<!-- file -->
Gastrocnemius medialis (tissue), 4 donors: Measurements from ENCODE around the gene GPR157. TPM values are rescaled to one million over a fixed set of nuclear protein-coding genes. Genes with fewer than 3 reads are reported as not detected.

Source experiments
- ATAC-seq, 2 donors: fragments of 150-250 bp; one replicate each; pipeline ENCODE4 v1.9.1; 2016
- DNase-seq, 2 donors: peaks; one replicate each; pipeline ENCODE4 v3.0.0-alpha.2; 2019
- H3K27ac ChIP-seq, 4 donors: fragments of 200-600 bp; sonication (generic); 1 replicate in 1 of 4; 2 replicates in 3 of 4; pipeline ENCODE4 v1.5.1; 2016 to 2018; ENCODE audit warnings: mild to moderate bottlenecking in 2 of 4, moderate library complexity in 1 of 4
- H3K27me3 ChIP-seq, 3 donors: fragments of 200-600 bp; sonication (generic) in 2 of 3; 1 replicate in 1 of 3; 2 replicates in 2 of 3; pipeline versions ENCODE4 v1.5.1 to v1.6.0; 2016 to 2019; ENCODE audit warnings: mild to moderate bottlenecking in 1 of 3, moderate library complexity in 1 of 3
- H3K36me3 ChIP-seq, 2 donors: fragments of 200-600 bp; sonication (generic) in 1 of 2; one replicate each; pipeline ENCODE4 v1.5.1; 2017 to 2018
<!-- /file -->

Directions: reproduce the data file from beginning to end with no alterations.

Gastrocnemius medialis (tissue), 4 donors: Measurements from ENCODE around the gene GPR157. TPM values are rescaled to one million over a fixed set of nuclear protein-coding genes. Genes with fewer than 3 reads are reported as not detected.

Source experiments
- ATAC-seq, 2 donors: fragments of 150-250 bp; one replicate each; pipeline ENCODE4 v1.9.1; 2016
- DNase-seq, 2 donors: peaks; one replicate each; pipeline ENCODE4 v3.0.0-alpha.2; 2019
- H3K27ac ChIP-seq, 4 donors: fragments of 200-600 bp; sonication (generic); 1 replicate in 1 of 4; 2 replicates in 3 of 4; pipeline ENCODE4 v1.5.1; 2016 to 2018; ENCODE audit warnings: mild to moderate bottlenecking in 2 of 4, moderate library complexity in 1 of 4
- H3K27me3 ChIP-seq, 3 donors: fragments of 200-600 bp; sonication (generic) in 2 of 3; 1 replicate in 1 of 3; 2 replicates in 2 of 3; pipeline versions ENCODE4 v1.5.1 to v1.6.0; 2016 to 2019; ENCODE audit warnings: mild to moderate bottlenecking in 1 of 3, moderate library complexity in 1 of 3
- H3K36me3 ChIP-seq, 2 donors: fragments of 200-600 bp; sonication (generic) in 1 of 2; one replicate each; pipeline ENCODE4 v1.5.1; 2017 to 2018